NEED HELP identifying this plant - Page 2 - Tropical Fish Keeping - Aquarium fish care and resources
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post #11 of 17 Old 01-24-2013, 05:14 PM
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No such thing as a stupid question! Generally speaking, no - you should do your pruning underwater, so as not to disturb the plants. Since you JUST put it in there, if you only did it this one time - it'd probably be okay. But for future pruning, don't. You want to let your plant and it's roots settle in and stablize, and pulling it out all of the time won't help with that :)

Do you have any other plants thriving in the tank? I'm not very familiar with lighting, except what I use - and even LESS so with LED, but generally speaking, the lights that come with *most* tank setups aren't in a spectrum that is beneficial to plantlife - more for viewing the fish than keeping plants healthy. But again - no clue with LEDs.
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post #12 of 17 Old 01-24-2013, 05:24 PM Thread Starter
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Yes, the plastic ones, LOL.

The roots and stalks of this plant are like bean sprouts. So when I put it in there I seperated it into small sections and planted it in front of the plastic ones.

I hate to think I may lose this pretty little plant, but if what I currently have is not sufficient for the plant, I don't want to mess the enviroment up for my fish.
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post #13 of 17 Old 01-24-2013, 05:52 PM
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Well... changing the lighting around isn't going to mess anything up for your fish! Actually, if anything, every fish I've ever met PREFERS a planted tank, so you'd be doing them a favor! But I'm still not the person to talk to about LED lighting, it could be fine. Hopefully one of the pros in this area pops by with some advice for you as far as LEDs are concerned. I'm not even sure if you can replace the fixture! It may just be a wait, watch, and see kind of thing, often is with plants even when you know everything should be perfect! Hopefully all will be well, and this plant will thrive. If not, remember that it might just not be the right plant for your tank/lighting. You can always try again with a lower-light plant like a Java Fern, Anubias, or even an (adorable) little Marimo Mossball (Mossballs are indestructible and oh-so-cute)!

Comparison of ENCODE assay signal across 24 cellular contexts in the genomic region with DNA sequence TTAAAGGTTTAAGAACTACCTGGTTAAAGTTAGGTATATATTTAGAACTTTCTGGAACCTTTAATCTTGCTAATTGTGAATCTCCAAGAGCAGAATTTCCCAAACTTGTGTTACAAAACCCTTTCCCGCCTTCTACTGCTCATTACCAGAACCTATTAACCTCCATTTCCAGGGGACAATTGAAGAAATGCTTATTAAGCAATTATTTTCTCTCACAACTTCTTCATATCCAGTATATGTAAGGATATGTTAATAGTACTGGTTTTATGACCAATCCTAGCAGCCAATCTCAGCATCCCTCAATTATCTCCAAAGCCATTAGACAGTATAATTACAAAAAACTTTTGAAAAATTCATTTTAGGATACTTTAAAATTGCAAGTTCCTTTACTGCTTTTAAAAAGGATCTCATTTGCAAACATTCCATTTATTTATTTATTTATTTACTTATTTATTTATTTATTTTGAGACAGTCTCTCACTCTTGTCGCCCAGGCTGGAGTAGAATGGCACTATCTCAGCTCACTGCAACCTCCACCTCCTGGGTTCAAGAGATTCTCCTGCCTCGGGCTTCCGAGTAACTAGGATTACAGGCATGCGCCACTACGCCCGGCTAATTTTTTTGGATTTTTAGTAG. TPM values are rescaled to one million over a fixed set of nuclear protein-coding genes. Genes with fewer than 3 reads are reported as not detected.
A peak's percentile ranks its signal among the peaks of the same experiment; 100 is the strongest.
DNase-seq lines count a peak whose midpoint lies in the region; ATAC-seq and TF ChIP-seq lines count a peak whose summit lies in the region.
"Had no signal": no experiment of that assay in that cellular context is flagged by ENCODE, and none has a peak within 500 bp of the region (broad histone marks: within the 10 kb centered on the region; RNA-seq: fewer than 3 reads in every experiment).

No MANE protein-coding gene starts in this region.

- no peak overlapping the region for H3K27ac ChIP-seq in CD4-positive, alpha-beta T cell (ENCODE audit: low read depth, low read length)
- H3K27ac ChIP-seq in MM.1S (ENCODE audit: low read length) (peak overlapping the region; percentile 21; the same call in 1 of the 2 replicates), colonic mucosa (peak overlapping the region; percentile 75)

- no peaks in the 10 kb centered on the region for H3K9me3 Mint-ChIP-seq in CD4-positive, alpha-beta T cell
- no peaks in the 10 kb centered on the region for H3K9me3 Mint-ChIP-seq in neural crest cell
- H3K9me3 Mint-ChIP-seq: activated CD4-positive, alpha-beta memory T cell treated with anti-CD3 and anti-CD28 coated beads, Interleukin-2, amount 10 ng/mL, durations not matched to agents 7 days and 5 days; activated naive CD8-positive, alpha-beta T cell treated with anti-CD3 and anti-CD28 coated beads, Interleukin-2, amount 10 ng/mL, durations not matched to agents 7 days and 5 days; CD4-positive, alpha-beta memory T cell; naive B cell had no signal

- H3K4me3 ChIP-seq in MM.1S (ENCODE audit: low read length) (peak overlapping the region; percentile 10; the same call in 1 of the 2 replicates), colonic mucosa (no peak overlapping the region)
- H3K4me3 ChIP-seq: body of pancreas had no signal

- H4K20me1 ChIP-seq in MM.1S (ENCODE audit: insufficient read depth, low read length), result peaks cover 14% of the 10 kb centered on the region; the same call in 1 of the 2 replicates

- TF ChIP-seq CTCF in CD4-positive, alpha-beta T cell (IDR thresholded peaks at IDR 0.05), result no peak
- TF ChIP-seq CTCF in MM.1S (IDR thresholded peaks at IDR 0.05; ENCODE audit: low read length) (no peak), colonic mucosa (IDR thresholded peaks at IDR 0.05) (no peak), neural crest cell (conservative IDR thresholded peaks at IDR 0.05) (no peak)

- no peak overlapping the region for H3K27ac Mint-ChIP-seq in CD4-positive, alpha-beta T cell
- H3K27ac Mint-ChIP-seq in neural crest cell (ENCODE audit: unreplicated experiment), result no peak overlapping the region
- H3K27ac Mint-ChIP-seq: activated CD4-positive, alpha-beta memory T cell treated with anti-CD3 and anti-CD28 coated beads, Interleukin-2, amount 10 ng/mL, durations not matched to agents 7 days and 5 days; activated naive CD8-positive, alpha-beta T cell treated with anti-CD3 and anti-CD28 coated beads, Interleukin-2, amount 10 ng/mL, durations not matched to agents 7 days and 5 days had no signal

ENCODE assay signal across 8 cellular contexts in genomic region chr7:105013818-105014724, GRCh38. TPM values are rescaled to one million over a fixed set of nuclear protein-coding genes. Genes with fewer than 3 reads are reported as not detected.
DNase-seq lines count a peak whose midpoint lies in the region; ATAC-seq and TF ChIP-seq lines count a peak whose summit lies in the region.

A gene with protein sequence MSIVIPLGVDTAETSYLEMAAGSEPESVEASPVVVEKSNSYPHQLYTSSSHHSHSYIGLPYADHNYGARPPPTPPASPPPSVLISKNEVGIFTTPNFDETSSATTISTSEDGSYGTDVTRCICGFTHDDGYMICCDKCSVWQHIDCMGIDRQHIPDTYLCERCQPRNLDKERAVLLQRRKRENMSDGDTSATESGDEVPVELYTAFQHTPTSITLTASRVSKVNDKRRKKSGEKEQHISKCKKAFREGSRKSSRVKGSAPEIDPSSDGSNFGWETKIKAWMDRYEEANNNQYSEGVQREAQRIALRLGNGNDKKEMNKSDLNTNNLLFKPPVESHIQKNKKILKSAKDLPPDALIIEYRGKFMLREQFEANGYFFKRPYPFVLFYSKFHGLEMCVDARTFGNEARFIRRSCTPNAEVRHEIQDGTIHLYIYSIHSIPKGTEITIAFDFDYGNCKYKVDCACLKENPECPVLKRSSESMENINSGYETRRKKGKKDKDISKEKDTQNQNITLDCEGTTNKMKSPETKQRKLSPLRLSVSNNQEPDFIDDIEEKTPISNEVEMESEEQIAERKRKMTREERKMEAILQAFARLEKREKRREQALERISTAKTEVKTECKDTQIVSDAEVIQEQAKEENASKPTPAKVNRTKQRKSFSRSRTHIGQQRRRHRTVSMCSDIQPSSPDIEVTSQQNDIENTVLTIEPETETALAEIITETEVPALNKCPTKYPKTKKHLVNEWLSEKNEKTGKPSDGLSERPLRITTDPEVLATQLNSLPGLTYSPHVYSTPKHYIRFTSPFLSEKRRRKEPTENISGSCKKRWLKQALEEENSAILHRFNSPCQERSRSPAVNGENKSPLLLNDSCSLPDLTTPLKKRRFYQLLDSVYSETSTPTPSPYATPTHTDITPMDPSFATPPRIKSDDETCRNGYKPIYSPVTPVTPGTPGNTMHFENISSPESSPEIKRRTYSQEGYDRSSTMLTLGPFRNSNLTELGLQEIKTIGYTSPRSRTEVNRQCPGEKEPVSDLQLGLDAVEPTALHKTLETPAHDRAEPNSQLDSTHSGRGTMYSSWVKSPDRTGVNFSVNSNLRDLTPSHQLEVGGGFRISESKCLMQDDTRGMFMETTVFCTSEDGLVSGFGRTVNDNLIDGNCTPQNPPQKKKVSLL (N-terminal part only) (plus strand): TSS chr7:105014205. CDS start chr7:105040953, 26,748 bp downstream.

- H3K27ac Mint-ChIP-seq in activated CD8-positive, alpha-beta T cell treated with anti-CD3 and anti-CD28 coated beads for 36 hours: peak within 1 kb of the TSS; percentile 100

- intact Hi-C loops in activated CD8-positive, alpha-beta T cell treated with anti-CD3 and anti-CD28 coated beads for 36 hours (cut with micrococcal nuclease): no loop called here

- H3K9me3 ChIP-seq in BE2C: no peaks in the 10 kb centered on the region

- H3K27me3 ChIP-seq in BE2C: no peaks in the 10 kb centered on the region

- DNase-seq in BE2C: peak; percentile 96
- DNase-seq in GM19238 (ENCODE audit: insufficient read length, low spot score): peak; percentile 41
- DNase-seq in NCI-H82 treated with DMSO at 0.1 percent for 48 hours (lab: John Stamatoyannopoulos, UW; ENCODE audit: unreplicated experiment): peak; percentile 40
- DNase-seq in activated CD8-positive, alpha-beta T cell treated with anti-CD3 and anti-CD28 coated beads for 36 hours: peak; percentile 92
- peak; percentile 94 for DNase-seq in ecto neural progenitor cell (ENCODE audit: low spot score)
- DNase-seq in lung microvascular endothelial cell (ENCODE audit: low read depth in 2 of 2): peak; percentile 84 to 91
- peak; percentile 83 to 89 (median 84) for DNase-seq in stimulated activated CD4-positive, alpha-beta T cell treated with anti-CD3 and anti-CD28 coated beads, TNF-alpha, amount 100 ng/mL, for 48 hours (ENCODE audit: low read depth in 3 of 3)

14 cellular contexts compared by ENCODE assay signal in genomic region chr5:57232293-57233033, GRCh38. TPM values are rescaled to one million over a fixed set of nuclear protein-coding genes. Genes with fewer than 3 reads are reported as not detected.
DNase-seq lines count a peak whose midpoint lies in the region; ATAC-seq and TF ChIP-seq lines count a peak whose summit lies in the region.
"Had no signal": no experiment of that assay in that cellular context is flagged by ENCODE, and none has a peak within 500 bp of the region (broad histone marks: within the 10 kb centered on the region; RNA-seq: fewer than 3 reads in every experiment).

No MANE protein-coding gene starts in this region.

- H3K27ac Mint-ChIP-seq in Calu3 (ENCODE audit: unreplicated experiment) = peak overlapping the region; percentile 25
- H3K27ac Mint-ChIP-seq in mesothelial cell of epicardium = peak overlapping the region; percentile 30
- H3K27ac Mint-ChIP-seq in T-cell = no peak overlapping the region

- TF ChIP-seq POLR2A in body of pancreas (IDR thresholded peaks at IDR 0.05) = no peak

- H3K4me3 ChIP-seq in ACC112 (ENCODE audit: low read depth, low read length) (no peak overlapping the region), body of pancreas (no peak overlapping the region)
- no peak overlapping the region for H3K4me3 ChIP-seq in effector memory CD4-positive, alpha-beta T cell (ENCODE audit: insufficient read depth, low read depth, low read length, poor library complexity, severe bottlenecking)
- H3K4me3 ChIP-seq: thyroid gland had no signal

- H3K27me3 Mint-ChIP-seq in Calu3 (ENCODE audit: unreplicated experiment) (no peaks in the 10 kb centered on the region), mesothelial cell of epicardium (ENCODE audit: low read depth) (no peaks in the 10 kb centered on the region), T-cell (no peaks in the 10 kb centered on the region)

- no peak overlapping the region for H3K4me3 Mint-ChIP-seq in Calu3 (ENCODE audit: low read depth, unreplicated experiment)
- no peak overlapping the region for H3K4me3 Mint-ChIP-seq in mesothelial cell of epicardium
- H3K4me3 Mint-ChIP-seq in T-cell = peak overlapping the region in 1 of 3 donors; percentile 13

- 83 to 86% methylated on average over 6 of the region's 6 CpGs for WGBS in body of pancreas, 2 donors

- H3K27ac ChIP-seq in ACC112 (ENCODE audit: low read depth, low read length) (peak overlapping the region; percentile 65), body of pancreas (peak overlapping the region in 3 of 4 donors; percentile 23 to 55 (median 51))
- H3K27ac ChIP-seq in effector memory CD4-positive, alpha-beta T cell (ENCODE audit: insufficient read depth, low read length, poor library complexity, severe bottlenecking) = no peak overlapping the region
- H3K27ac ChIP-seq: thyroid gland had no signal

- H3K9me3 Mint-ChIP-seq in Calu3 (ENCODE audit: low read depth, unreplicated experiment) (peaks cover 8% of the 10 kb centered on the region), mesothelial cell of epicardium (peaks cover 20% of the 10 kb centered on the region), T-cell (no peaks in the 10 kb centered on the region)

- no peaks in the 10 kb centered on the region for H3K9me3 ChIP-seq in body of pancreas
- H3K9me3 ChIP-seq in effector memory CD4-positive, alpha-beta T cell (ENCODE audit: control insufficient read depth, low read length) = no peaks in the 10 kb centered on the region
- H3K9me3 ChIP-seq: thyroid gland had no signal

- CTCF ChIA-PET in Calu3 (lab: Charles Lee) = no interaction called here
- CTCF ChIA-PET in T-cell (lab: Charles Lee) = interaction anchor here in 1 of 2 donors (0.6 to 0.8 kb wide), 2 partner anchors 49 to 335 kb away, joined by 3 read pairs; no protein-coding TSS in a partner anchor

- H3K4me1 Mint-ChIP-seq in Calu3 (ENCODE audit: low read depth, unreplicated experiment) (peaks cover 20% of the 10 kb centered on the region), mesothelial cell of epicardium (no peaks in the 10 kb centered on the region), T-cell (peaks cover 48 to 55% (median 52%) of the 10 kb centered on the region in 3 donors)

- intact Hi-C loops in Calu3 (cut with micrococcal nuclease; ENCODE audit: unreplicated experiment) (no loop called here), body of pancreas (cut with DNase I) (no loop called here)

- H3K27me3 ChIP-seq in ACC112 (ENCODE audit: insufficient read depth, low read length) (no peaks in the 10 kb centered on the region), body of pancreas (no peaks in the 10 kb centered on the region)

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post #14 of 17 Old 01-24-2013, 07:17 PM Thread Starter
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OK... I pulled these little guys out, cleaned them up and put them back.

I had a lot of milky, cloudy debris from the plant in the water from pulling them out. I used my net too scoop as much of this out as I could. I was afraid it would mess the entire tank up.

However, they are back in there now. If they do not do very well in the next week or so, I may take them out and investigate further into replacing them.

Thank you so much for all of your advice.
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post #15 of 17 Old 01-26-2013, 10:21 AM
mkine is a little out of contol its up to the top of my tank and thick up there but fish live in there you can cut the tops off and replant also new growth will start at the bottom at one point you will have to trim I had leaves die on it
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post #16 of 17 Old 01-26-2013, 10:26 AM
can you easily move watersprite

I have recently (in November) a bunch of plants that we bought from a wholesaler and they werent labeled when I planted them by the time I got them home I wasn't sure which were which because they had no labels and looked all the same when they were home but it was a good deal and I bought home 23 plants for $2.25 each I planted water sprite(which I didn't know it was at the front of my aquarium and would love to move it back when I do my water change tomorrow its up to the top of my aquarium and blocking ny smaller plants especially my Java Fern growing on driftwood will it be ok?
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post #17 of 17 Old 01-26-2013, 11:21 AM
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Jmecon - Looks like Nemo was right! I was at PetSmart yesterday and double-checked for you. Didn't see any Ludwigia, but they DID have Alternanthera reinecki for sale in bitty baggies, so I'm guessing that's what you've got there :)

Boxer... you'll probably want to start up a new thread on this topic (if you can) along with pictures so we can help you ID the plants you've ended up with :)

Water Sprite can grow planted in the substrate OR floating, but it will take a bit of time to adapt to whichever way you have it. Depending on which plant(s) it's blocking, it could be okay. You mentioned JavaFern, which is a low-light plant. In my tanks I've found that it PREFERS to have the lighting blocked by a larger or a floating plant - it just does better in the shade, so you should be okay there. Of course, this also depends on the lighting you have in the first place.

Again, I recommend you start a thread with images of these mystery plants to get more specific advice regarding the exact plants you have and their lighting requirements :)
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